He made us line up with our faces to the wall;
We laughed to ourselves as we stood there and listened
To the man of law and order putting in his riot call.
The cop turned around and walked back to young Charlie
Kicked him in the groin and then shot him to the ground;
This same bullet went through the brain of Alonzo
And the next bullet laid my brother Joseph down . . .
The town that we ride through is not Rankin, Mississippi,
Nor Bilbo’s Jim Crow town of Washington, D.C.
But it’s greater New York, our most fair-minded city
In all this big land here and streets of the brave.
At the hearing, held in Manhattan, the two surviving brothers testified that the police officer first kicked Charles and Joseph Ferguson and then drew his pistol and lined the four brothers against a wall. The police produced witnesses to support the accused officer, including an African American by-passer, and no cross-examination of witnesses was permitted. The officer repeated his accusation that Charles Ferguson claimed to have a weapon, and that he shot Alfonso Ferguson when Ferguson was charging at him. The officer and the other police witnesses admitted that they never saw a gun and no gun was found at the scene. A spokesperson for the New York Committee for Justice on Freeport charged that the investigation was a “white-wash” and an “unvarnished fraud’ because witnesses were not cross-examined. At the final inquiry session on July 23, most of the audience walked out in protest.
After the special investigator’s report was released on August 2 and exonerated the police officer and the Nassau County District Attorney’s office, Governor Dewey closed the inquiry. The report claimed that the police officer acted because he believed his life was in danger and there was reason to believe he would have acted differently if “the four men before him had been white and not colored.”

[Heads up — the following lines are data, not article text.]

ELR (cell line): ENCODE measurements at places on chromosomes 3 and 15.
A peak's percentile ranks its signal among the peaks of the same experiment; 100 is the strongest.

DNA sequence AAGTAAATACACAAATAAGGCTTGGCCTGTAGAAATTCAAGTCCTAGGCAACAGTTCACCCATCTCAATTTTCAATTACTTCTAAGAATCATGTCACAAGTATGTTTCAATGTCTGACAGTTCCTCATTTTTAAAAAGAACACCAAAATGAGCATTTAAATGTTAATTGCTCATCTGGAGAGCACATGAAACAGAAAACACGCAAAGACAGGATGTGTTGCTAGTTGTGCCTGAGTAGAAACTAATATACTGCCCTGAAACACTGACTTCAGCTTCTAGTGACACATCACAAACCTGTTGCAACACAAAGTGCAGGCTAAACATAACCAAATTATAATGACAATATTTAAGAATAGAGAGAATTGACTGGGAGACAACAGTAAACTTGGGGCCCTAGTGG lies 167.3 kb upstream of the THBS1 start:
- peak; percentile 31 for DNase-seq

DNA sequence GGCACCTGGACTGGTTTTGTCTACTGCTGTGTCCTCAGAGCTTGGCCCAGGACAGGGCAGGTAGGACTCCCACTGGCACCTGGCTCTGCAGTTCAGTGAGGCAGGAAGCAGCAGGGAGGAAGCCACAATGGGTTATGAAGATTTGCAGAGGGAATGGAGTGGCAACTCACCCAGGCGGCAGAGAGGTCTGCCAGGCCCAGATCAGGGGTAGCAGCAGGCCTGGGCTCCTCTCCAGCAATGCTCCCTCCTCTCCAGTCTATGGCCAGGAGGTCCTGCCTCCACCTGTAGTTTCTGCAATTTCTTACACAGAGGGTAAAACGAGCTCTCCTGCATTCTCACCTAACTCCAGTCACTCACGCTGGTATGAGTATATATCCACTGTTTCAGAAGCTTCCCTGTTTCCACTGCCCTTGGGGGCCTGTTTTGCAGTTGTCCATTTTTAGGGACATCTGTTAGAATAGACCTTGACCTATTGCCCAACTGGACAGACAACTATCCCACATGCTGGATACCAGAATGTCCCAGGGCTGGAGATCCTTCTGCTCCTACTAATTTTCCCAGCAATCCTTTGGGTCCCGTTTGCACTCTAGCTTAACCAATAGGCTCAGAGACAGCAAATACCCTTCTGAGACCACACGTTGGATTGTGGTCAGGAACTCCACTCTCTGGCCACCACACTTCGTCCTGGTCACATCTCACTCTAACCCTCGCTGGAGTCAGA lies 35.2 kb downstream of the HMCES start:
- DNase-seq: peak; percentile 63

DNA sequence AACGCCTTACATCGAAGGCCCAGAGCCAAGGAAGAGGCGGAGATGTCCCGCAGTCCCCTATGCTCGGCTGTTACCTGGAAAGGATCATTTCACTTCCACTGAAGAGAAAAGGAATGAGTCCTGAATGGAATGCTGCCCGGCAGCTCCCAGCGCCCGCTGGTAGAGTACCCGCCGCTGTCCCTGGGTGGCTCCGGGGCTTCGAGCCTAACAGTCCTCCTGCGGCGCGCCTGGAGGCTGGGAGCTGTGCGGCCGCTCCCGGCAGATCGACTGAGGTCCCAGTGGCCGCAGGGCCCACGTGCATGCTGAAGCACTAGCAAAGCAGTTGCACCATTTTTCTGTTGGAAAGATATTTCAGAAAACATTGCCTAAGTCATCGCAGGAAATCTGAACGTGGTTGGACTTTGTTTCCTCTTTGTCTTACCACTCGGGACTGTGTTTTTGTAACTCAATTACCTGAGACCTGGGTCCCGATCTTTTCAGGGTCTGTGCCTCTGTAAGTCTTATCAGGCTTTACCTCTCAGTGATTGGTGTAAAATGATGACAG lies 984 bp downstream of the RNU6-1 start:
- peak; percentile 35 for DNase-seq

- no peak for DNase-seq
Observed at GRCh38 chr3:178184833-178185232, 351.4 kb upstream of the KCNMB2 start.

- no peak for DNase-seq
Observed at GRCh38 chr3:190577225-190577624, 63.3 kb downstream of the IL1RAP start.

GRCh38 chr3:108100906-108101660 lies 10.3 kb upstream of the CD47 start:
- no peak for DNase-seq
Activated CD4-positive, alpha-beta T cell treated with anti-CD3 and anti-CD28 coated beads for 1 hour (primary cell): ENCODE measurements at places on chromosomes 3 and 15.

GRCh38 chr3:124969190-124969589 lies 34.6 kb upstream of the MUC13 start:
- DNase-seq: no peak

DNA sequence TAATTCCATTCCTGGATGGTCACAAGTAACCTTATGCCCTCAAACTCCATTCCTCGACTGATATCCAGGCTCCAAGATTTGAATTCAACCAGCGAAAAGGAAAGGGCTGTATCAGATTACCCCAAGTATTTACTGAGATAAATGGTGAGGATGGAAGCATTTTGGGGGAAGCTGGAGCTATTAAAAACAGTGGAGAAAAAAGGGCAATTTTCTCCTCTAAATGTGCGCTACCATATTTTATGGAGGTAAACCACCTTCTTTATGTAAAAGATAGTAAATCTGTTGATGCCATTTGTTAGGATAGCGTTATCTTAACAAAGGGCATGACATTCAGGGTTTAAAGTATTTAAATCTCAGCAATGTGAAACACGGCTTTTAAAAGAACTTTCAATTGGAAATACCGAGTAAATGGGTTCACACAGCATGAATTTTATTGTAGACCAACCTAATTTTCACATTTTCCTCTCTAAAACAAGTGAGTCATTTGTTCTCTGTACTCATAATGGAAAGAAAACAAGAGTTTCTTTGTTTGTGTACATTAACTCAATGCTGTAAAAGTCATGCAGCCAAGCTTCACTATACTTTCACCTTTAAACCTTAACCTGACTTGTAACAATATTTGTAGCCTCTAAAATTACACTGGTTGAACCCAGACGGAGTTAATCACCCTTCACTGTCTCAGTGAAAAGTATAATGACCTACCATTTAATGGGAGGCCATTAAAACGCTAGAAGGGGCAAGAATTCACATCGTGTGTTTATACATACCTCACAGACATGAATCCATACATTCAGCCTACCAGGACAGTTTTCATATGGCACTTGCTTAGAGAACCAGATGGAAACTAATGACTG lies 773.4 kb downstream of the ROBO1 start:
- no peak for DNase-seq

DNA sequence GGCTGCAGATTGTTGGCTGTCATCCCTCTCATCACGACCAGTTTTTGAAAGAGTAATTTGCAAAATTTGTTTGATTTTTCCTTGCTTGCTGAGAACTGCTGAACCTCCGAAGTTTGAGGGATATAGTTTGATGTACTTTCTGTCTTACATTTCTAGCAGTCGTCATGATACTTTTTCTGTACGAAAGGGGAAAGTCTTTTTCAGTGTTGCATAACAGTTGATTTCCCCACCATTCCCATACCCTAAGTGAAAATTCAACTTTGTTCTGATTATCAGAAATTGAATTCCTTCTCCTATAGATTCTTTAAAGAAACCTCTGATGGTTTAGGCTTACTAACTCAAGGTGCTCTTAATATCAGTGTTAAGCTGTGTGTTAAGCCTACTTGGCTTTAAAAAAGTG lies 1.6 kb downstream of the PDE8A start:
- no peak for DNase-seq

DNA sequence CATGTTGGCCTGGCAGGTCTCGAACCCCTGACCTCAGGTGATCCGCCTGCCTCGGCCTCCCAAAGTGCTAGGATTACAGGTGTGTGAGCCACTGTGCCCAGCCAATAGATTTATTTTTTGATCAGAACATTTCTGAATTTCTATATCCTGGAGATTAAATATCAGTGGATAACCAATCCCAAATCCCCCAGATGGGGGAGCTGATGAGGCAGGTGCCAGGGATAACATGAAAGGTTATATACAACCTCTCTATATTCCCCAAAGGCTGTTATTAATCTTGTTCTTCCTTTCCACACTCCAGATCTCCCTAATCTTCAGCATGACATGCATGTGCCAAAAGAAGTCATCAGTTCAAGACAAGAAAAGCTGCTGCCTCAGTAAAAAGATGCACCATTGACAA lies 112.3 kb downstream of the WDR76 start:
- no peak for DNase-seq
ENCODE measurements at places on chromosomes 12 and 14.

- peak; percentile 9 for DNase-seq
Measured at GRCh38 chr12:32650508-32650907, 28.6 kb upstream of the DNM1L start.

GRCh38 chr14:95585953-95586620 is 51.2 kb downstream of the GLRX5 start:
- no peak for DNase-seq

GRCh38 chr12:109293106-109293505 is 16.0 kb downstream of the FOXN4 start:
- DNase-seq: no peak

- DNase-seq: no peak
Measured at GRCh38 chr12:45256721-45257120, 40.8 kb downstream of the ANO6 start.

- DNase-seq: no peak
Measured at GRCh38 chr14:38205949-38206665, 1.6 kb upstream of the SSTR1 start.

The killing of the African American men in Freeport became an issue in the November 1946 gubernatorial election as Dewey, a Republican, campaigned for reelection. Democratic party candidate James M. Mead charged that the shooting was a lynching and accused Dewey of endorsing Southern-style racism. However, once Dewey was reelected, the Freeport case dropped out of the news.
A side story in the book is the role of the American left including the Communist Party in the push for the special investigation into the killings and for justice for the Ferguson family. While the NAACP also called for the inquiry, it avoided being too closely associated with the left groups, and being branded as communist or communist directed. State and federal law officials investigated communist influence in the campaign, perhaps more carefully than they investigated the actual incident. In Nassau County and in Freeport supporters of the police officer used left involvement in the campaign as a way to discredit the specific charges and deny underlying racism in the area.
Verga concludes the book by examining a similar story about an African American veteran attacked and gravely injured by police in South Carolina and other incidents of racism in the United States and on Long Island after World War II including the notorious racial covenant banning African Americans from purchasing or renting Levittown homes. Verga note that at least demographically, Freeport and Long Island have changed since the deaths of Charles and Alponso Ferguson at the hands of a police officer in 1946.